Far from it:
Do you see how absolutely clear the water is?
These are just a few pictures in my collection, by the way. You’ll see many more later.
Anyway, after Reed Lake, we decided to turn around and see if Double Dragon Lake et. al. lived up to their fancy names. Some of them did, some of them didn’t. Some places we couldn’t quite understand what was so notable about them: “Why are those people taking pictures next to a swamp?”… especially when there are beautiful waterfalls and lakes that are a lot more attractive.
We tried to do most of our touring in the less crowded places. The Chinese tour differently than Americans do. In scenic spots in the US, in the west at least, some parks can have many people without having a crowded atmosphere because Americans don’t necessarily travel huge packs; they may travel by families or by caravans of friends, but it’s not as if there are swarms of Americans that zero in on certain spots. This might be because Americans really like space and that generally they love to discover new and rare things so they don’t follow crowds so much.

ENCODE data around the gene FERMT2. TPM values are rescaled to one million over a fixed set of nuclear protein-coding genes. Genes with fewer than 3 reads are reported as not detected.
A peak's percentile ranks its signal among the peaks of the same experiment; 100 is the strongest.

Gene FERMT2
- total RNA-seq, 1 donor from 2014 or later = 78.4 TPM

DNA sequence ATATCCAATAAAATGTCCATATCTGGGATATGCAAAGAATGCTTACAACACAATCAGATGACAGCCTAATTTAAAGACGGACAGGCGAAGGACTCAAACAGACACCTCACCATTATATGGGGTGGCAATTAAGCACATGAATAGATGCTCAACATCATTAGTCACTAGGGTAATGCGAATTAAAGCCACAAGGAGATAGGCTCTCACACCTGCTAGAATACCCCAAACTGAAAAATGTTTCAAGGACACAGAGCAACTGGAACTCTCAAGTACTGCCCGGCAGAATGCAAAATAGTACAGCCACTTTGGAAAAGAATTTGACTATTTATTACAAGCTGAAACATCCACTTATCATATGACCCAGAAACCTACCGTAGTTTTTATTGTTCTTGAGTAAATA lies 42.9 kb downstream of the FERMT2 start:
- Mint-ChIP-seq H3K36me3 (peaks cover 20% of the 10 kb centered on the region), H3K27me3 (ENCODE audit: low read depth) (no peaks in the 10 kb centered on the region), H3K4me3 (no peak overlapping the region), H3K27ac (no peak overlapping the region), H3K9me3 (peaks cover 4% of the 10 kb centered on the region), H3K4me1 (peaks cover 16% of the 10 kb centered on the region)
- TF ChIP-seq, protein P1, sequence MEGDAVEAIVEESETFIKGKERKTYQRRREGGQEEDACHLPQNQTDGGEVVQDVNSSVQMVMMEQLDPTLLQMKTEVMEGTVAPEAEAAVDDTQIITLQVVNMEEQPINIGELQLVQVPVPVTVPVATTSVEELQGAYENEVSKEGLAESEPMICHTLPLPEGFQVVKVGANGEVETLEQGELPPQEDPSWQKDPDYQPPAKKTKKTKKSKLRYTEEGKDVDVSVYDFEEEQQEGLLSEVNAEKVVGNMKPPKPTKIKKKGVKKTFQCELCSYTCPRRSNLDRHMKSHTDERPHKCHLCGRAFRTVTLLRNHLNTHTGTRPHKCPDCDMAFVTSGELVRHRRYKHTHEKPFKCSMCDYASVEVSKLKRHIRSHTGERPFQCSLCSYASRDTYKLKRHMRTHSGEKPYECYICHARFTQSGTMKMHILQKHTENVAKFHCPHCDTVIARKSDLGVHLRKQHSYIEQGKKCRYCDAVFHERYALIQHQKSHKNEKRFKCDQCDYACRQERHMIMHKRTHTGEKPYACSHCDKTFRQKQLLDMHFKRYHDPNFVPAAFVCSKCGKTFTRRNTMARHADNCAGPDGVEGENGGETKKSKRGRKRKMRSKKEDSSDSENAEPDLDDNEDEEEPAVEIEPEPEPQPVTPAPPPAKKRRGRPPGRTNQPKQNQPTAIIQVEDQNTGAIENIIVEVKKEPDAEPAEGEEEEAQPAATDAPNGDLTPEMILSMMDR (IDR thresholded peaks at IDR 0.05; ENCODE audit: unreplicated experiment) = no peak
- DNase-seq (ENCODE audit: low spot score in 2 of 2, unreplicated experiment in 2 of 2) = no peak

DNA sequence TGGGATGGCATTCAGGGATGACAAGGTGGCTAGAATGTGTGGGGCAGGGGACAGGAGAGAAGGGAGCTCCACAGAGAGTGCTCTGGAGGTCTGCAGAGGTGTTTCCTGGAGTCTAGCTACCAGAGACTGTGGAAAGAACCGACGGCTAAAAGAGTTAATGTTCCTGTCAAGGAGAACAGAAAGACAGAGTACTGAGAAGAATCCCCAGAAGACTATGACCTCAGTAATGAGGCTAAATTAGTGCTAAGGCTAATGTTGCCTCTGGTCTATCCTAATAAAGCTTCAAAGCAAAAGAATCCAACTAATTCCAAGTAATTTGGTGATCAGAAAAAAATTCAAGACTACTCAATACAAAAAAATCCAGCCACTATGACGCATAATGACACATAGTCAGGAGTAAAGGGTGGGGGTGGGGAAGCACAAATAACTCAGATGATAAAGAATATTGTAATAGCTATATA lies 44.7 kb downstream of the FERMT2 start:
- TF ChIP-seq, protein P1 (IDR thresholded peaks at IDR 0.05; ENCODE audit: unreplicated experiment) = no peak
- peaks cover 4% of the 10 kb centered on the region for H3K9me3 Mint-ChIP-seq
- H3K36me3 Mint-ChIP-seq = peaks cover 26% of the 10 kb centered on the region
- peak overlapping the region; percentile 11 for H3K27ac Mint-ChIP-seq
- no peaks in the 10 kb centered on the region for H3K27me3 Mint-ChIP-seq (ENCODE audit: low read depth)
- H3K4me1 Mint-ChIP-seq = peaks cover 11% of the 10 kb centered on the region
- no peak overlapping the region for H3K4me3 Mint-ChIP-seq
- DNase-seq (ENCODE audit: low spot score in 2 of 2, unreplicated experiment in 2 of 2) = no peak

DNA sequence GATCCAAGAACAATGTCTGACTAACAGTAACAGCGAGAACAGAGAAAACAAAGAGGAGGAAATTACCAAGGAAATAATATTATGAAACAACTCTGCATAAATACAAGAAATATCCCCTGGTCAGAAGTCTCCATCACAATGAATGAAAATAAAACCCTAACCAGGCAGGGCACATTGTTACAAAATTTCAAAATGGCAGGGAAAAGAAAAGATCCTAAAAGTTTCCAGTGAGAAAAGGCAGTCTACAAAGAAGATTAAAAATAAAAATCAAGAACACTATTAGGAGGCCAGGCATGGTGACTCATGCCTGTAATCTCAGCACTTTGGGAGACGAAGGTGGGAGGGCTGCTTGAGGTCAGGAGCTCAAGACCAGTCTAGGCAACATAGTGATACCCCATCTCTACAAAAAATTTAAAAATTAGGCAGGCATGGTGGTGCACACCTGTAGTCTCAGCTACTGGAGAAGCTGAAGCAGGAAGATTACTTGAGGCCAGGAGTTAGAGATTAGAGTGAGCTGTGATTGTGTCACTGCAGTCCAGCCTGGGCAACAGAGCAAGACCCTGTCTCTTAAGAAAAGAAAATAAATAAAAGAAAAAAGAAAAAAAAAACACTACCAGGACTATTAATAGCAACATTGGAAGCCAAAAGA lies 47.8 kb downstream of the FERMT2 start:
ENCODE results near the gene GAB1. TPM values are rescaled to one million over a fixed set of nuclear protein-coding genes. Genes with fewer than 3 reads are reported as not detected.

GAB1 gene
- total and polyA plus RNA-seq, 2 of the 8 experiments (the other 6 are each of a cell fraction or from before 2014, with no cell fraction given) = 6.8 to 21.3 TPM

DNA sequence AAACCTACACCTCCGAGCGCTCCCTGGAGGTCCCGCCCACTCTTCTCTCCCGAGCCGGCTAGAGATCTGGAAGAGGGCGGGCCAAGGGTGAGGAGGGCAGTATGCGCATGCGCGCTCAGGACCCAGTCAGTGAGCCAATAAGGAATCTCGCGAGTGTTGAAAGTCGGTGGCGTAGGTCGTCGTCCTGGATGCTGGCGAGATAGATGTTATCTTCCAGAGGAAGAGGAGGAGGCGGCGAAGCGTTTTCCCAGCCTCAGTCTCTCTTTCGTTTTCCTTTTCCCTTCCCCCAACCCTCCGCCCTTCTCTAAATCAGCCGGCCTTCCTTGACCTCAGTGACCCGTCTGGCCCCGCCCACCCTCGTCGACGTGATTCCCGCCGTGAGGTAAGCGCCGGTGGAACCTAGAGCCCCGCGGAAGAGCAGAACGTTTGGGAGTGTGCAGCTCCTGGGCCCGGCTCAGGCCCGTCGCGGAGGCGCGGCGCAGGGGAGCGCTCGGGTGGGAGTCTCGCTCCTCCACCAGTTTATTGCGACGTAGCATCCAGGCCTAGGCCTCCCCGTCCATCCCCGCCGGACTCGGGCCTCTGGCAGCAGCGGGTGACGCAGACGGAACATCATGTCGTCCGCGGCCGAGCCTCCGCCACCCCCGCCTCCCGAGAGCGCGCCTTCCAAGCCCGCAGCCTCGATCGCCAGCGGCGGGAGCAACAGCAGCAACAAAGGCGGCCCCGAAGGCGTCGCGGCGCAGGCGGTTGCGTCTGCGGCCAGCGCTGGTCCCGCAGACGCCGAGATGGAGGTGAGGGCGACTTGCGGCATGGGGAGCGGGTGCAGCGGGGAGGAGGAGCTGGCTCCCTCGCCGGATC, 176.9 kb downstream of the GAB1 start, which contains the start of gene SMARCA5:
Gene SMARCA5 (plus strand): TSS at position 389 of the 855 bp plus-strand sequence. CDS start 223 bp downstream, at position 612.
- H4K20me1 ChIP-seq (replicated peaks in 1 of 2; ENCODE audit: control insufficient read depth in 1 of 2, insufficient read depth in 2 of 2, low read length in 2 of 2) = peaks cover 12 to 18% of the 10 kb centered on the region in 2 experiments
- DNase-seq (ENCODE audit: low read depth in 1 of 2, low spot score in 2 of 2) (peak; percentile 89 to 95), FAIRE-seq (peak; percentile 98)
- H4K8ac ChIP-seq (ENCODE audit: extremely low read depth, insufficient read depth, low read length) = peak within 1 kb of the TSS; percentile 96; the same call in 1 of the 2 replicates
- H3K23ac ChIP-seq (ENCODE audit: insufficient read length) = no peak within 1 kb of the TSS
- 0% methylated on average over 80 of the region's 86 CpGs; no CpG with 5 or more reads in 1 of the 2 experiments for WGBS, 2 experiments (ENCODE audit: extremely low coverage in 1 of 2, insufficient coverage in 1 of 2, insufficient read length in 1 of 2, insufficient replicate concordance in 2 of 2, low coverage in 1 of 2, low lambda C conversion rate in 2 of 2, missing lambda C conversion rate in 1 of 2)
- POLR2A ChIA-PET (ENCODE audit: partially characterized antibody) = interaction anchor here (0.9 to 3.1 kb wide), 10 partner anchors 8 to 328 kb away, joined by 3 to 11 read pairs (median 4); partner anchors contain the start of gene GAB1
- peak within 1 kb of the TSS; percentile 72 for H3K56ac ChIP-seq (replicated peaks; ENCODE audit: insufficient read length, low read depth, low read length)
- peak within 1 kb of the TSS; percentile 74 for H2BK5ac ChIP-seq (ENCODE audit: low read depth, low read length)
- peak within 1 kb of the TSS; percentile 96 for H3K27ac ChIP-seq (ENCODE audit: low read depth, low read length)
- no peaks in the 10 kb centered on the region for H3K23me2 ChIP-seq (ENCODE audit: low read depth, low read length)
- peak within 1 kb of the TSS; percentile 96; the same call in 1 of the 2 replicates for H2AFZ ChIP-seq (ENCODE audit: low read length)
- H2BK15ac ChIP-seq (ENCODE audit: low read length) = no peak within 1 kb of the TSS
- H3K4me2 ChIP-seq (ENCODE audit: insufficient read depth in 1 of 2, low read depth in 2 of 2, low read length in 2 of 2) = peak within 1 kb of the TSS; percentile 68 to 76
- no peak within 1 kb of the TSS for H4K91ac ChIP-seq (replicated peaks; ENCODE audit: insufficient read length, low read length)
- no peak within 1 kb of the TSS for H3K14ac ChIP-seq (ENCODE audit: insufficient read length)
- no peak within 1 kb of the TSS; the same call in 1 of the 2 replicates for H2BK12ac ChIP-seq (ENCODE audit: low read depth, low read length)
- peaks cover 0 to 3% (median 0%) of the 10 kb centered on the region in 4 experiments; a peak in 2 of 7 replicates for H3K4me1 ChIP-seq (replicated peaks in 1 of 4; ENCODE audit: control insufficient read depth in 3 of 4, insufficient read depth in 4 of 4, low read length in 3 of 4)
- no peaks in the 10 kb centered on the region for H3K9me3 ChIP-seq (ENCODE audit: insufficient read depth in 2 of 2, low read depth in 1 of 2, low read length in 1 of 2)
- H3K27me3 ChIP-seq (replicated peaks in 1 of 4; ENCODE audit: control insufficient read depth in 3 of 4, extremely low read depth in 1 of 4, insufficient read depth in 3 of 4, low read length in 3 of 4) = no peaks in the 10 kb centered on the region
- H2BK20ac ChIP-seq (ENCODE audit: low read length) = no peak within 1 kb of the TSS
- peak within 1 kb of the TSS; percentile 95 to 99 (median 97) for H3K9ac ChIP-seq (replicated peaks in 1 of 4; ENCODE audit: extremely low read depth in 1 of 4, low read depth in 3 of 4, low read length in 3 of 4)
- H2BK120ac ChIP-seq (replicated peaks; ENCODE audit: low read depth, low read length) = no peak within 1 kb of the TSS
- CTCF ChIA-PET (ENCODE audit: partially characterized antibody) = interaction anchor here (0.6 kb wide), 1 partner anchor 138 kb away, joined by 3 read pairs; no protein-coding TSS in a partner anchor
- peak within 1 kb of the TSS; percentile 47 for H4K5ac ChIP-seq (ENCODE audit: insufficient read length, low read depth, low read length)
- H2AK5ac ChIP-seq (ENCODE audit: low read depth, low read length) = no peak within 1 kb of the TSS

The Chinese on the other hand don’t have pioneering in their DNA at all. I believe I’ve said something like this before, in my entry about Mt Qingcheng when some of our hosts tried to stop me from going down a path a little bit just to take only ONE picture. This lack of an exploration gene is evident in the way they tour places… in packs!